Climate projections suggest jeopardized corn yields for 2050.

Farmers in places such as Lancaster County, Pennsylvania, will likely have to change their corn-growing strategies to succeed in the future, researchers say. Farmers in that area may have to plant corn earlier and even use irrigation -- as they now do in much of the Midwest -- to maintain corn yields adequate to sustain dairy farms. Image: Smallbones/Wikimedia Commons

Farmers in places such as Lancaster County, Pennsylvania, will likely have to change their corn-growing strategies to succeed in the future, researchers say. Farmers in that area may have to plant corn earlier and even use irrigation -- as they now do in much of the Midwest -- to maintain corn yields adequate to sustain dairy farms. Image: Smallbones/Wikimedia Commons

Team: Heather Karsten, Rishi Prasad, Greg Roth, Alan Rotz, Stephan Kpoti Gunn, Anthony Buda, and Anne Stoner

Using localized projected climate data from nine global climate models, researchers judged future corn-growing conditions at Syracuse, New York; State College, Pennsylvania; and Landisville, Pennsylvania. They calculated the number and timing of expected extreme heat days and crop water-deficit periods.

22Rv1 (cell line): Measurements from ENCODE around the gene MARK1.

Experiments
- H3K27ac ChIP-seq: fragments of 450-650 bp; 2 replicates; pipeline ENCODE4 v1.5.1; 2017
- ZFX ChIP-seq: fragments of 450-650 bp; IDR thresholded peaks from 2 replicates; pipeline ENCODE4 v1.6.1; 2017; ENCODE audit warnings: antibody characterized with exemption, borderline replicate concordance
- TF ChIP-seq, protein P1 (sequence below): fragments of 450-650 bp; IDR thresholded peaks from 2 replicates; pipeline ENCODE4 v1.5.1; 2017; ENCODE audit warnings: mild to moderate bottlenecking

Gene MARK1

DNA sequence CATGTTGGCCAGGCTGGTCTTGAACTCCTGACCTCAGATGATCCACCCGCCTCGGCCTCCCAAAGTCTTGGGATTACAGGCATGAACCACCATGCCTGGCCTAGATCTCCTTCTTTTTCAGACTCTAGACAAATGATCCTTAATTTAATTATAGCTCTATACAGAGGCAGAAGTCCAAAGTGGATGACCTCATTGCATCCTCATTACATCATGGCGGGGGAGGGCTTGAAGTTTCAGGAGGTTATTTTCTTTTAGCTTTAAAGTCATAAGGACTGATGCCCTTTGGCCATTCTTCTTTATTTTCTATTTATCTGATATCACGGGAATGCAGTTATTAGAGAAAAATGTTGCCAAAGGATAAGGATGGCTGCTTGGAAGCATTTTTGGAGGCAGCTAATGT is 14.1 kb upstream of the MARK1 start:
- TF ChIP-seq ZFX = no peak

Rising temperatures are not likely to cause serious reductions in corn crops in the northern and central parts of the Northeast, but they threaten corn yields in the southern reaches of the region. Corn in the Northeast near the end of the twenty-first century will experience fewer spring and fall freezes and a faster rate of growing-degree-day accumulation with a reduction in time required to reach maturity, providing more opportunity for double cropping. Farmers in places such as Lancaster County, Pennsylvania, an area with many dairies heavily reliant on corn for feed, will likely have to change their corn-growing strategies to address extreme temperature stress during corn’s key reproductive stages. Water deficits are also expected to be greatest during corn’s reproductive stages. To adapt, farmers may have to plant earlier, adopt short-season hybrids, and even use irrigation to maintain corn yields adequate to sustain dairy farms.

Funding

USDA Agricultural Research Service

News

Climate projections suggest Lancaster County corn yields in jeopardy by 2050

Thematic Area

Advanced Agricultural and Food Systems

Office for Research and Graduate Education

Address

217 Agricultural Administration Building
University Park, PA 16802-2600

Office for Research and Graduate Education

Address

217 Agricultural Administration Building
University Park, PA 16802-2600